My grandmother’s lap was always my safe haven. Her arms were peaceful, loving, comforting. She was my solace when my young eyes had seen more than they should.
I’d climb up on the arm of her chair with a book and she’d read to me for however long I wanted. I’d trace my fingers over her freckles and ask almost daily about her mother’s ring with all the pretty stones. She’d tell me about each one and whose stone was whose.
In hot summer months I’d sit at her knees while she french ‘platted’ my hair. She’d tell me how her mother used to do the same for her. When the summer thunderstorms started kicking up, she would turn off all the power reminding us that her house wasn’t grounded. She’d make my sister and I sit in the middle of the living room away from the windows. We’d sit on opposite ends of the room and push a car or roll a ball back and forth. While we waited for the storm to pass, she’d tell us the same ghost stories her parents had told her. My favorite was about her daddy walking home one rainy night. He’d hear horse hooves and light a match to see and just before the wind and rain would snuff them out, he’d see ghostly horses that weren’t really there. My grandma could tell a story like no one else, she always had me captivated. She’d end each ghost story by saying, “Now that’s the truth,” and she was serious. We’d beg for this stories time and time again and as the years passed and she was no longer able to tell them, my heart ached and longed for them once more.
When the summer heat got the best of us, she’s freeze cherry koolaid in pop bottles and we’d suck and slurp them all day long. Whether it was while helping her string and snap beans, or just playing around her house, those frozen cherry koolaids are to this day the taste of summertime for me. There will never be a better summer time treat.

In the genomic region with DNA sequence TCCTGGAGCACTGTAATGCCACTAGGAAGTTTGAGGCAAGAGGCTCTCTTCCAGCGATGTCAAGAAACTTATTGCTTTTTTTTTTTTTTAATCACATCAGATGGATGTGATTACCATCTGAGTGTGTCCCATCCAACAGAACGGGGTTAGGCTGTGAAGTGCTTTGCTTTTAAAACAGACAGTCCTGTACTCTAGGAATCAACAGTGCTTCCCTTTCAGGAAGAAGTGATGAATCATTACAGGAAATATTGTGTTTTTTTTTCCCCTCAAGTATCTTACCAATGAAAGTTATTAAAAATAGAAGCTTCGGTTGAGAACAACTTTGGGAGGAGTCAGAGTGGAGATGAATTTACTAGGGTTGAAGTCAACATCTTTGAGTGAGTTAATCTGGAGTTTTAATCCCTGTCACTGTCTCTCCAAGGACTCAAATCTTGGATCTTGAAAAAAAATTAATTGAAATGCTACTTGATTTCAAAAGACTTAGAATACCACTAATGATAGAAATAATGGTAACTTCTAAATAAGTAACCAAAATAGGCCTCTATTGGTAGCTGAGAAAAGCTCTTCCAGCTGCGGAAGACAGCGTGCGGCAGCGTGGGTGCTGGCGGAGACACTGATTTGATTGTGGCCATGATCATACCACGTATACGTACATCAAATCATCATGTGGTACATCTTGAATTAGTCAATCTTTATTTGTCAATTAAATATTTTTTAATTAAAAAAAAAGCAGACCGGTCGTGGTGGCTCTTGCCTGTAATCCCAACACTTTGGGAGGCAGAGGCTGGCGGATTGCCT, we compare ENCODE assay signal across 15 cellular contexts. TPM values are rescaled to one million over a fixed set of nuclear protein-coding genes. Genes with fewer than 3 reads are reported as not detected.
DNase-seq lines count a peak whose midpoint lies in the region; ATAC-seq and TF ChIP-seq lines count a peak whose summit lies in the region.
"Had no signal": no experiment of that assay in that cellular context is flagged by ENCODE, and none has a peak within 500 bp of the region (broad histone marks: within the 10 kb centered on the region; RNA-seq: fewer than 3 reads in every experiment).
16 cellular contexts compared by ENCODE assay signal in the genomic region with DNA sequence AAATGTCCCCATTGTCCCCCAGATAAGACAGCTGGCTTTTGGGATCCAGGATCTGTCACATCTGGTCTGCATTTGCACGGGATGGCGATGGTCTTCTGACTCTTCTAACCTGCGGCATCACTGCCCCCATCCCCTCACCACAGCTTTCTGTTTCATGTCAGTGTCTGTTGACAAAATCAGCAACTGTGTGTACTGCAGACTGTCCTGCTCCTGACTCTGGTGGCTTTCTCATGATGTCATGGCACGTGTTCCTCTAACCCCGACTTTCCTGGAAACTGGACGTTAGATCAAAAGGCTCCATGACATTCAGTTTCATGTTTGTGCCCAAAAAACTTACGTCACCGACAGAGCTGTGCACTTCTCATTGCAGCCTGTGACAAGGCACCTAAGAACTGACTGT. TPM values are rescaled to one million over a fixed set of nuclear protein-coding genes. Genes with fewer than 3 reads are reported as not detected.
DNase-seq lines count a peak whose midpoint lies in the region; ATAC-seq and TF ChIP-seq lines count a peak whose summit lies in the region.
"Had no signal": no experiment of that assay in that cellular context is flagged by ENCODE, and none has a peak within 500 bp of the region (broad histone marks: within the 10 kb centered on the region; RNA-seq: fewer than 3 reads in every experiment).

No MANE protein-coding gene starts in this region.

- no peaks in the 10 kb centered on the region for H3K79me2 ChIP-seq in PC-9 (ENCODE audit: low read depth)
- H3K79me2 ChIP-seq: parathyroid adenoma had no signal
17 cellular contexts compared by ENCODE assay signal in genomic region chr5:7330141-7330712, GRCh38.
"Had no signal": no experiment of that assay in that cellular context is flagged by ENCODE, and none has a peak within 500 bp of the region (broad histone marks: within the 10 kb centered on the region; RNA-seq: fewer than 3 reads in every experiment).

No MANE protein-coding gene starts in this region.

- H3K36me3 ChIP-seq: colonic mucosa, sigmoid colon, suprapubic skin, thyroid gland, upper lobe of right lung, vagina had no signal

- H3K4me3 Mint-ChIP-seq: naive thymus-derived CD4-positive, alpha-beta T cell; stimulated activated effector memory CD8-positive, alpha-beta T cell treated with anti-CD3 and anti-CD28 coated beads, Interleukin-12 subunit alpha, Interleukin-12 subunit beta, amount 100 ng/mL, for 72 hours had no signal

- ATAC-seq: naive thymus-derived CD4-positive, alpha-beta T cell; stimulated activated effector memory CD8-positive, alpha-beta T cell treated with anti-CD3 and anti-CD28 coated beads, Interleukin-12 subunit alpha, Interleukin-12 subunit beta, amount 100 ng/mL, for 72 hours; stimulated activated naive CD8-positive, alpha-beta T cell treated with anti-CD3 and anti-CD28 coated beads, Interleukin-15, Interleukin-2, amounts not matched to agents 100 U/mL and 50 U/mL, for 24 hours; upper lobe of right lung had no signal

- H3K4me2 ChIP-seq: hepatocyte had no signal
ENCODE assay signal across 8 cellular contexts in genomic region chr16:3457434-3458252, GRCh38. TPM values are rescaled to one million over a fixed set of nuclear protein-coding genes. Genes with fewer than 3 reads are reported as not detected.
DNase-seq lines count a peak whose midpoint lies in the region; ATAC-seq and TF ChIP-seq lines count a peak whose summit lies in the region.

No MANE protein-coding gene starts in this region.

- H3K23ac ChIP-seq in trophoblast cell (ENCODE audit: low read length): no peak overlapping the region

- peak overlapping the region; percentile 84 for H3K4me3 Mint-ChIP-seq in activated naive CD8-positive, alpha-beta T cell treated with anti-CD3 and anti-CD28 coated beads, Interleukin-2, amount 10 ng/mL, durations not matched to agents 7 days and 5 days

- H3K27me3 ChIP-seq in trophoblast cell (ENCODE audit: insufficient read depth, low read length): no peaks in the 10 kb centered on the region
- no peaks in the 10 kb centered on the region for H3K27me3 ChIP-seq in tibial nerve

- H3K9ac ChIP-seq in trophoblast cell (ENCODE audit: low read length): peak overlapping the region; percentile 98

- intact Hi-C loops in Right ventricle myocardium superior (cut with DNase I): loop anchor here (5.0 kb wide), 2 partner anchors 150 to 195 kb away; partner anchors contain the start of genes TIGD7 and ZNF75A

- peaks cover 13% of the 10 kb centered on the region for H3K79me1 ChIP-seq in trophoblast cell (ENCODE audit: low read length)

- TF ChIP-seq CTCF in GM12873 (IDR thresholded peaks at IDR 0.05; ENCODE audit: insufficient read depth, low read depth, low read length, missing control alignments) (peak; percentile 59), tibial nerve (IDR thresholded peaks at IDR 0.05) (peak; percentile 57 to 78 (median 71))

My grandmother taught me the importance of housework and motherhood. She taught me there was value in taking care of what you have and putting work before play. She also taught me the importance of an afternoon treat after all that work. I still remember her ever-present Diet Riet Cola and there was always an abundance of snack cakes. I admittedly still go into their kitchen hoping there’s a raisin cream cake to bring back a taste of childhood.
My grandmother could be stern, but she was also gentle and loving. She loved to call her church friends in the afternoons and talk the hours away. She especially enjoyed it when company would stop by and she could have a nice long chat.
Caring for others was what she did for as long as I can remember, and becoming a stay at home mother taught me what hard work that truly is. She never made us feel as though we wore her down, although I’m sure we often tried her patience. Her house was always open, as were her arms.
I am deeply saddened that I will never again be able to climb up on her lap and have her tell me a story. But I am ever grateful that the babies I, and other family members, have lost will now have Granny’s lap to climb onto. I know she’ll love them in all the ways we physically cannot. And one day, I will finally get to see her holding them as I wish she could’ve on this earth.